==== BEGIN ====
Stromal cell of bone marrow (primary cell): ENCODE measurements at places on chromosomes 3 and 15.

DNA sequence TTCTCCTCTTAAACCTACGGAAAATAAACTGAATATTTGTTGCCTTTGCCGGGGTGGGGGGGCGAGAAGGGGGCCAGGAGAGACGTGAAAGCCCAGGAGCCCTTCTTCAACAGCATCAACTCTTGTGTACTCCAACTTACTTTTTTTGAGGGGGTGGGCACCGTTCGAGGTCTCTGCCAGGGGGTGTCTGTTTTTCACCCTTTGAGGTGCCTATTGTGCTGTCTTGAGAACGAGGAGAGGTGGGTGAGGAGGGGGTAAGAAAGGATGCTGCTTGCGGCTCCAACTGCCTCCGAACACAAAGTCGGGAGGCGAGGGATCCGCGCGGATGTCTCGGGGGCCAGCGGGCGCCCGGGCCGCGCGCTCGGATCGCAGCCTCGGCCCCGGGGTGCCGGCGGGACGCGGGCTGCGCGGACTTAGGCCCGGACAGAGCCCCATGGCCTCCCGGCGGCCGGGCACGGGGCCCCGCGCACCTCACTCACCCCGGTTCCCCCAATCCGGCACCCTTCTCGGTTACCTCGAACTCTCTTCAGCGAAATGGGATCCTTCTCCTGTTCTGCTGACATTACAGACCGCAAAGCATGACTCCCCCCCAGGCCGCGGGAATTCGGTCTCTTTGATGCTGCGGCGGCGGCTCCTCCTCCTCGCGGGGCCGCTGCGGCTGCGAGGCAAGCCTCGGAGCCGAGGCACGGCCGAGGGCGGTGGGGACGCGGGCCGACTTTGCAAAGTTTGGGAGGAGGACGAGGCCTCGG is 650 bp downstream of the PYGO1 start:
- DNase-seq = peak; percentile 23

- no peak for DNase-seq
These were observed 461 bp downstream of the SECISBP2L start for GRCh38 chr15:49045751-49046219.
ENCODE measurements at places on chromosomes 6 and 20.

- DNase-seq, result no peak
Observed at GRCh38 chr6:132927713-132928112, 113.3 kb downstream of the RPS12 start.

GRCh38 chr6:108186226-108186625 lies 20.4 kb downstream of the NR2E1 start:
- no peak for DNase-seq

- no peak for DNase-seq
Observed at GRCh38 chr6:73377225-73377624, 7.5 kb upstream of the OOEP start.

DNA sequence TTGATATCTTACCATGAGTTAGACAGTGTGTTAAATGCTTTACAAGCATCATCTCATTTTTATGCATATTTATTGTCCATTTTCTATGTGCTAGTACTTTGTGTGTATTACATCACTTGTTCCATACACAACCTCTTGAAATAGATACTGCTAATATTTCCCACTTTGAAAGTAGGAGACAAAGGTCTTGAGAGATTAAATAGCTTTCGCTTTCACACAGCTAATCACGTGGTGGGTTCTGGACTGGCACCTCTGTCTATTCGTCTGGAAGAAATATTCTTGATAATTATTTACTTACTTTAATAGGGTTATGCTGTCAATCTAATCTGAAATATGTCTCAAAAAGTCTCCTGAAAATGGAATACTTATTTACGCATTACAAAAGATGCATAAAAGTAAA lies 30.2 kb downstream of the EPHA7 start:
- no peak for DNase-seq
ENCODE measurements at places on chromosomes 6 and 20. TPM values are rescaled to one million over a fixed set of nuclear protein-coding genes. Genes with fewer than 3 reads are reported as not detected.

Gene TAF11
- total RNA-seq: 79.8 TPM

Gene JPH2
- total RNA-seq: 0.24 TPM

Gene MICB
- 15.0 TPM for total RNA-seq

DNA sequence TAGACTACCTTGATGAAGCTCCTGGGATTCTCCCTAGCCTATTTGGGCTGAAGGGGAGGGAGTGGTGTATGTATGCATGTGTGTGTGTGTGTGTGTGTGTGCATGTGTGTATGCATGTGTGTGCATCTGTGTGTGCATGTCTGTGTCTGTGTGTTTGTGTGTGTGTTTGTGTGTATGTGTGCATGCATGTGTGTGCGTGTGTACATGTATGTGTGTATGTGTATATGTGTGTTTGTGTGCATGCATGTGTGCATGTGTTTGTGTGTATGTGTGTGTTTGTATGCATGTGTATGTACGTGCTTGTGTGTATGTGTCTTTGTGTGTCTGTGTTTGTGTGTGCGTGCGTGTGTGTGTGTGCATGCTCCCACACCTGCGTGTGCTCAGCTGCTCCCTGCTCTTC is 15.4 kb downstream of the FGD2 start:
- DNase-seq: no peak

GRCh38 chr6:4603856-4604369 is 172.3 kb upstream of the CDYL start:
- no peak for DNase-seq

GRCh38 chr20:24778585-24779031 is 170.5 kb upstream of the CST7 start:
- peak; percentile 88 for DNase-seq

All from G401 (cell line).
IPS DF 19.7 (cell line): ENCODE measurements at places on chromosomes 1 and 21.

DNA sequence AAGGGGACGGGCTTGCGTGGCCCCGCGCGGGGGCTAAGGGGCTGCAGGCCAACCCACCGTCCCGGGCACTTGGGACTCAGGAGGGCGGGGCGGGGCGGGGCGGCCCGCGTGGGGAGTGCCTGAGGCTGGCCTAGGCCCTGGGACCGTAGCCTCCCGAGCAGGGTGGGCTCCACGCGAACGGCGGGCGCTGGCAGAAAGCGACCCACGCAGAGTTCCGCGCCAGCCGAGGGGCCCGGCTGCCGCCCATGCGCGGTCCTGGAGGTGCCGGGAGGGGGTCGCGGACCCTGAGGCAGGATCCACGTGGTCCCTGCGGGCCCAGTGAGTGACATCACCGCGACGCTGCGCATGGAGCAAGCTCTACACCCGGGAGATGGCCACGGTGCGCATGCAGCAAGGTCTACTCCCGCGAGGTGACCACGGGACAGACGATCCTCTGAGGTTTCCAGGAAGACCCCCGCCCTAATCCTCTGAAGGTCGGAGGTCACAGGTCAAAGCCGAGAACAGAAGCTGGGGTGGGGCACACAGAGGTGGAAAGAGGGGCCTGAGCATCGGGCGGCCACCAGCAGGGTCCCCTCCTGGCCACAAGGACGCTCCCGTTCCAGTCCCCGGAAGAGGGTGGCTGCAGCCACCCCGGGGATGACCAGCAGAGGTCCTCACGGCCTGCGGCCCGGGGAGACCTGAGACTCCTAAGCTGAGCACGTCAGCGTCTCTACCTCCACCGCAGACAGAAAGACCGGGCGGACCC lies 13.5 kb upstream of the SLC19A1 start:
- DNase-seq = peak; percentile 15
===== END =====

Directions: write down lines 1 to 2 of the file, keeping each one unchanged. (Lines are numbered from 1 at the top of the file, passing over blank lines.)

Stromal cell of bone marrow (primary cell): ENCODE measurements at places on chromosomes 3 and 15.

DNA sequence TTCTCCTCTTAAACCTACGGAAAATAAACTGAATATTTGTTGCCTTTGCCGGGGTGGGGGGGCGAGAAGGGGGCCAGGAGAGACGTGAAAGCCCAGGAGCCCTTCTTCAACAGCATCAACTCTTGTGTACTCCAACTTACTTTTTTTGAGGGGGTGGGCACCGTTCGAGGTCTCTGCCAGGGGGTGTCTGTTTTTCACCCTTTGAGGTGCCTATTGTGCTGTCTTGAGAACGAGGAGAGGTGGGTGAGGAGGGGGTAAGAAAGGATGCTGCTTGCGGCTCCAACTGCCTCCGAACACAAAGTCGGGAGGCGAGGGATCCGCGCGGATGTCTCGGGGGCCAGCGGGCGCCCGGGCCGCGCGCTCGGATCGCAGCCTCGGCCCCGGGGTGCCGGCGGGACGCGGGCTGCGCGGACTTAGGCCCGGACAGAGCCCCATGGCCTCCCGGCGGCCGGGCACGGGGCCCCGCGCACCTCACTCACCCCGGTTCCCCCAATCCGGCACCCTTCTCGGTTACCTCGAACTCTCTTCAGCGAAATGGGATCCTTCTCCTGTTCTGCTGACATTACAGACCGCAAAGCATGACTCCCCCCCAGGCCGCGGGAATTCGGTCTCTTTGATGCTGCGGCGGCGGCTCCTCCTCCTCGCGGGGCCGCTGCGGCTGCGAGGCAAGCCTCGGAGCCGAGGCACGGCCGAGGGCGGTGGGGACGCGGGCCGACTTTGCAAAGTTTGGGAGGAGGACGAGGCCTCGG is 650 bp downstream of the PYGO1 start: